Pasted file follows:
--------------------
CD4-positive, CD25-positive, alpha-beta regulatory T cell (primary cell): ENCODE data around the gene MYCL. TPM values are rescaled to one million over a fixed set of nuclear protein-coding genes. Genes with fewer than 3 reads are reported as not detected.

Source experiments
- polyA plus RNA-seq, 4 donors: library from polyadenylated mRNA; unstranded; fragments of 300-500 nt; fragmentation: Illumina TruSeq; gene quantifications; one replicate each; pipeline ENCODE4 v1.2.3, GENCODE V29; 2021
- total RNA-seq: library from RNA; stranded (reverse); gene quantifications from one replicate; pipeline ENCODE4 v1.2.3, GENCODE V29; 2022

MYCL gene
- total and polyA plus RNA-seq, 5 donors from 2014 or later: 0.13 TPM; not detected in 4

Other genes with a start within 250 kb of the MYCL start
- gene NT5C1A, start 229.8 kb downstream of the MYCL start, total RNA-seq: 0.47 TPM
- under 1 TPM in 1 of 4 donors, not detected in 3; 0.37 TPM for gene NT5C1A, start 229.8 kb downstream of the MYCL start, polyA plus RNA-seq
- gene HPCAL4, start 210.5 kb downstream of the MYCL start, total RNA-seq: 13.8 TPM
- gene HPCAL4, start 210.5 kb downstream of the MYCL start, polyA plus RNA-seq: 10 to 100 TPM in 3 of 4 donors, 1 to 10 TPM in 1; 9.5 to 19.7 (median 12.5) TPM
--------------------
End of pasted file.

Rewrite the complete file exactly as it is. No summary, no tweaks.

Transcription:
CD4-positive, CD25-positive, alpha-beta regulatory T cell (primary cell): ENCODE data around the gene MYCL. TPM values are rescaled to one million over a fixed set of nuclear protein-coding genes. Genes with fewer than 3 reads are reported as not detected.

Source experiments
- polyA plus RNA-seq, 4 donors: library from polyadenylated mRNA; unstranded; fragments of 300-500 nt; fragmentation: Illumina TruSeq; gene quantifications; one replicate each; pipeline ENCODE4 v1.2.3, GENCODE V29; 2021
- total RNA-seq: library from RNA; stranded (reverse); gene quantifications from one replicate; pipeline ENCODE4 v1.2.3, GENCODE V29; 2022

MYCL gene
- total and polyA plus RNA-seq, 5 donors from 2014 or later: 0.13 TPM; not detected in 4

Other genes with a start within 250 kb of the MYCL start
- gene NT5C1A, start 229.8 kb downstream of the MYCL start, total RNA-seq: 0.47 TPM
- under 1 TPM in 1 of 4 donors, not detected in 3; 0.37 TPM for gene NT5C1A, start 229.8 kb downstream of the MYCL start, polyA plus RNA-seq
- gene HPCAL4, start 210.5 kb downstream of the MYCL start, total RNA-seq: 13.8 TPM
- gene HPCAL4, start 210.5 kb downstream of the MYCL start, polyA plus RNA-seq: 10 to 100 TPM in 3 of 4 donors, 1 to 10 TPM in 1; 9.5 to 19.7 (median 12.5) TPM